So, there is full compatibility between Ext2 and Ext3, you can convert an Ext2 to Ext3 or vice versa. Since the format of the disk is the same, you can easily configure the Ext3 system as Ext2.
Although its speed and scalability are lower than its competitors like JFS, ReiserFS or XFS, it has the advantage of allowing you to upgrade from Ext2 to Ext3 without losing stored data or having to format the disk.
CPU consumption is lower and is considered safer than other Linux file systems due to its relative simplicity and longer test time.
Ext3 adds logging to Ext2, tree directories, and online growth for directories spanning multiple blocks.
Ext3 has two different size limits, one for the files and one for the size of the entire file system, and the size limit is 231−1 blocks.
Journal (Low Risk)
Metadata and content files are copied to the journal before being imported into the main file system. Since the magazine is always on disk, it can improve performance in certain situations.
At other times, performance is worse because the data should be written twice, once in the journal, and once in the main part of the file system.
Ordered (Medium Risk)
Only metadata is recorded in the journal, not the content, but the content of the file is written to disk before the associated metadata is marked as copied in the journal.
It is the default system in most Linux distributions. If there is a voltage drop or Panic core while the file is being written or initialized, it indicates that the journal’s new file or experiment has not been passed, so it is cleaned by the cleaning process.
Writeback (High Risk)
Only metadata is logged and the content of the files is not recorded. Content can be written before or after updating the journal.
As a result, files that have been successfully changed before a break can be corrupted. For example, the file waiting to be journaled is larger than it is now and is sent to the trash at the end of the audit.
Old versions of files may appear unexpectedly after journal recovery. Lack of synchronization between data and journaling is quickly resolved in many cases. JFS uses this level of journaling but ensures that all unnecessary items are cleared at reboot.
Because Ext3 is Ext2 compatible, most archive structures are similar to Ext2. Therefore, Ext3 lacks many features of newer designs such as extensions, dynamic inode localization, and block sub-location.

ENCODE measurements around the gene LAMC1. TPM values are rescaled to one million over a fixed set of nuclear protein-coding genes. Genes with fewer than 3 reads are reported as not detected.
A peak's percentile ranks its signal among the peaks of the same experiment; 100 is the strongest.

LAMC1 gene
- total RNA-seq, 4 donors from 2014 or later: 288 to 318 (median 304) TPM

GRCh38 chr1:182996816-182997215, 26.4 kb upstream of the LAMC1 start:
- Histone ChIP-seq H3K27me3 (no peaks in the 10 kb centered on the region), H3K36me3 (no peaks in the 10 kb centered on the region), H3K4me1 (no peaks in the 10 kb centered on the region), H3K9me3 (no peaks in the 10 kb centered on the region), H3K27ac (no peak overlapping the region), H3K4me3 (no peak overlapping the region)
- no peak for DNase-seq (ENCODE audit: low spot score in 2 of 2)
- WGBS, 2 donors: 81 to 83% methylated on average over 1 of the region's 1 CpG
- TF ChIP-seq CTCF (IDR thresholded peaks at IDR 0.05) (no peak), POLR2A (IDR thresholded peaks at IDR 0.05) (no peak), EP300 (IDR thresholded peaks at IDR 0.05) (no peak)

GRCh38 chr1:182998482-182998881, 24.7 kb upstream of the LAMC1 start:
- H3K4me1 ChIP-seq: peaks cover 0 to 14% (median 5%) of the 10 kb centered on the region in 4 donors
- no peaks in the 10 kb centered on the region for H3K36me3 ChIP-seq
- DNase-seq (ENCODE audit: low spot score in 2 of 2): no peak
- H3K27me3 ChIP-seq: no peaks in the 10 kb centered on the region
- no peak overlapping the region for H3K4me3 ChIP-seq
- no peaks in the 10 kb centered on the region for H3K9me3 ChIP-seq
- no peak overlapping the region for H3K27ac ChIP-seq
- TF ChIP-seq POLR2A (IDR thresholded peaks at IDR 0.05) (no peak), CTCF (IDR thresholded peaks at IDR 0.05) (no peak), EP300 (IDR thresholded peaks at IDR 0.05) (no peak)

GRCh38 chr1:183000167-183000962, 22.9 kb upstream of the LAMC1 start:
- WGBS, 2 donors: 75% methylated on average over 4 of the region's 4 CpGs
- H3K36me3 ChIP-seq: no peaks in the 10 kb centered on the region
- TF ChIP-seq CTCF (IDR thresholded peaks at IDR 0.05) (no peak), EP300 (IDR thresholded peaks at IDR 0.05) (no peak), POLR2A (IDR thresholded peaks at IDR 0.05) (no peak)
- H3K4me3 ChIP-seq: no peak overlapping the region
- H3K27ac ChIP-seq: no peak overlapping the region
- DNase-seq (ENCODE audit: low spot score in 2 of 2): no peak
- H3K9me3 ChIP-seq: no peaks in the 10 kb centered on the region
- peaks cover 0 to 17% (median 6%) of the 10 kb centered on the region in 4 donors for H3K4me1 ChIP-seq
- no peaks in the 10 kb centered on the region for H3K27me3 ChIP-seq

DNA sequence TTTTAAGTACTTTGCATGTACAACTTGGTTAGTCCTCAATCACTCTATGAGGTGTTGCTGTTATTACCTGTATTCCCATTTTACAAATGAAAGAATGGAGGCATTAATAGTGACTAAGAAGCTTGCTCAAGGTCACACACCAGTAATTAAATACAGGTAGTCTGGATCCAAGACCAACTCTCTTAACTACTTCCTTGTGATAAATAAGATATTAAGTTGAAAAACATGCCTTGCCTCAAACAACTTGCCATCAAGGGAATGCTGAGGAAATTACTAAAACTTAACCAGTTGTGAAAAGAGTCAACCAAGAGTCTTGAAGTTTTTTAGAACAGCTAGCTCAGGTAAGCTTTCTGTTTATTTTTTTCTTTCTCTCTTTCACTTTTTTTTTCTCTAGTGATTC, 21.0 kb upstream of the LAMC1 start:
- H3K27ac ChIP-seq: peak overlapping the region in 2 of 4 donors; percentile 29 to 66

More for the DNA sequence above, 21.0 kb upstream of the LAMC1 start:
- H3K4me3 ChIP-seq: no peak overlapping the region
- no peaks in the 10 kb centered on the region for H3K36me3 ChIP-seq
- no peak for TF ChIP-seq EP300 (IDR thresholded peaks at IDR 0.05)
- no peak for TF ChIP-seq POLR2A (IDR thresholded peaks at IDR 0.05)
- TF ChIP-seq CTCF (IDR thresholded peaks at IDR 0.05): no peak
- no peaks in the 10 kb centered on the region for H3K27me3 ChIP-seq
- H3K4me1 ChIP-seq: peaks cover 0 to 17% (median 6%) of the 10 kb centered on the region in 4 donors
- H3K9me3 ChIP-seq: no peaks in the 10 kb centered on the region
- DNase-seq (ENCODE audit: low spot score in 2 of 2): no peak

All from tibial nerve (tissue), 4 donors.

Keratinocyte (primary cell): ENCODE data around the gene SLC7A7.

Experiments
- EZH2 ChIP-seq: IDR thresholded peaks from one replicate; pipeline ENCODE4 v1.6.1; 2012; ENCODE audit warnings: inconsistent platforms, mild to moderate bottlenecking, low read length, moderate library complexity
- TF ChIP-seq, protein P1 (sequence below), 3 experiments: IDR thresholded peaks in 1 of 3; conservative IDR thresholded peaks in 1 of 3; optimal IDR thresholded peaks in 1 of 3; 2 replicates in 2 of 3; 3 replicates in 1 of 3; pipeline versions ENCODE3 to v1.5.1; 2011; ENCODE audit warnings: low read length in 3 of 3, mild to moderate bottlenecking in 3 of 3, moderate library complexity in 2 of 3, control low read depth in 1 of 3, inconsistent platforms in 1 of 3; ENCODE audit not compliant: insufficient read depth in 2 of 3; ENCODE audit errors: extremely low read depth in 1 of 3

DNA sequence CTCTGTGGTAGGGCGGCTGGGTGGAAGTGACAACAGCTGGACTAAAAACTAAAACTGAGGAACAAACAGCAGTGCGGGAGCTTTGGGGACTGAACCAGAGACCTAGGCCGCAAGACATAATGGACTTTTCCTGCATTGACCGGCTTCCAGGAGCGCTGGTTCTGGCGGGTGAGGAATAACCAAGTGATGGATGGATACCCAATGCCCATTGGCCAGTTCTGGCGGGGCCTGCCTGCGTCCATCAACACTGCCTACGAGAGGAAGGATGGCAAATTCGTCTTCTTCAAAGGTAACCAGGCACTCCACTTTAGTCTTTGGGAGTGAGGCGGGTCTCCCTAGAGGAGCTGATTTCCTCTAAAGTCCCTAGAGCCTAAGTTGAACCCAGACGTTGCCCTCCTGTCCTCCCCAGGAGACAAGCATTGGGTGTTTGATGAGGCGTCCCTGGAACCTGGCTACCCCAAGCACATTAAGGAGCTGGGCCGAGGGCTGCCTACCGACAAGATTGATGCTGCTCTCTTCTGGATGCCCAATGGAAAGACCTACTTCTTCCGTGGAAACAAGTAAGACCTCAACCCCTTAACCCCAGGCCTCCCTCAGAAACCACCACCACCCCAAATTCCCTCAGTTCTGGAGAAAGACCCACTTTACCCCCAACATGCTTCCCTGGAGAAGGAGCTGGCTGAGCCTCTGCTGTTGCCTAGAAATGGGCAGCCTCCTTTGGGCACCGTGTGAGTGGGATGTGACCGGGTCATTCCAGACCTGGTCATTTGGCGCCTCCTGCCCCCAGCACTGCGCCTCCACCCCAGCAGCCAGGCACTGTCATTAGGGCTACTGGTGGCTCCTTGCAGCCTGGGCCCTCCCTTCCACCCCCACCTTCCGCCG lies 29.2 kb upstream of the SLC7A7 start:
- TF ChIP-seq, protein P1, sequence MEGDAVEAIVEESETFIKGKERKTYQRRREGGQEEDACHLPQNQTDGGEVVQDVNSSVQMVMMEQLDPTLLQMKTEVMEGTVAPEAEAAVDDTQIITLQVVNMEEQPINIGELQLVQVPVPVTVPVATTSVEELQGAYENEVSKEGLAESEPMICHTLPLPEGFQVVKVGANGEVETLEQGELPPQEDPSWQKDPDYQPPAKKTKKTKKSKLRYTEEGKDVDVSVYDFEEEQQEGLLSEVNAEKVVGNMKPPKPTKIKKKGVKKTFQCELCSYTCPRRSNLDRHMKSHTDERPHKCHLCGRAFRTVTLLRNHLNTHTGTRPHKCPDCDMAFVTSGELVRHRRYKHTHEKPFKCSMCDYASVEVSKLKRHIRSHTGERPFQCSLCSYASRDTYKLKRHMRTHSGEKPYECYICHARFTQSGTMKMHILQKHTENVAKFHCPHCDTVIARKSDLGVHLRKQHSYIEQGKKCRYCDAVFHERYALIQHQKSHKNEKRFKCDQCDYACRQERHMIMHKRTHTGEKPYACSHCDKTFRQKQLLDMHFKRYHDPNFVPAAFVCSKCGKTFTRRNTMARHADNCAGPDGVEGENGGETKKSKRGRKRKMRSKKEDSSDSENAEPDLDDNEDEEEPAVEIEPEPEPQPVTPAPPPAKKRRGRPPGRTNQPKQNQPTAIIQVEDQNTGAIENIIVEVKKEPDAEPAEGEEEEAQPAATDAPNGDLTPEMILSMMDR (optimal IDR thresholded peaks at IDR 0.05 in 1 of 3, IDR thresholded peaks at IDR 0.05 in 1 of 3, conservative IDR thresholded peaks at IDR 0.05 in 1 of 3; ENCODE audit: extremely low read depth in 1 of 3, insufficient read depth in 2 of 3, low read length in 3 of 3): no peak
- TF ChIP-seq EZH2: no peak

For each directory, there are 31998 subdirectory limits derived from 32 connection limits per inode.
Ext3, like most existing Linux file systems, cannot be controlled by fsck while the file system is mounted to write.
Trying to check an installed file system can detect incorrect errors where data is not yet spilled onto the disk and try to fix these errors and corrupt the file system.
There is no file-leveling online defragmentation tool for Ext3.
There is an offline defragmenter for E2defrag, but it requires Ext3 to be converted to Ext2 before it starts.
However, depending on the bits opened in the system, e2defrag can destroy the data. There are the user tools to combine like Shake and Defrag.
Shake works by finding the entire file as a process, which often causes the locator to constantly find disk space.
It also tries to write used files at the same time as others. Defrag works by copying each file onto itself. They work only if the file system is empty and there is no real defragmentation tool for this generation.
Some file systems, such as ext3, effectively find the nearest empty blocks in the file.
So you don’t have to worry about fragmentation on a Linux system. While Ext3 is more fragmentation resistant, there is nothing that prevents Ext3 systems from breaking over time.
As a result, Ext3 includes Ext4’s successor, a merge utility, and support for extensions of adjacent regions of the file.
Compression support is available as an unofficial patch for ext3. This patch is a direct e2compr port, but more needs to be developed since logging is not yet implemented.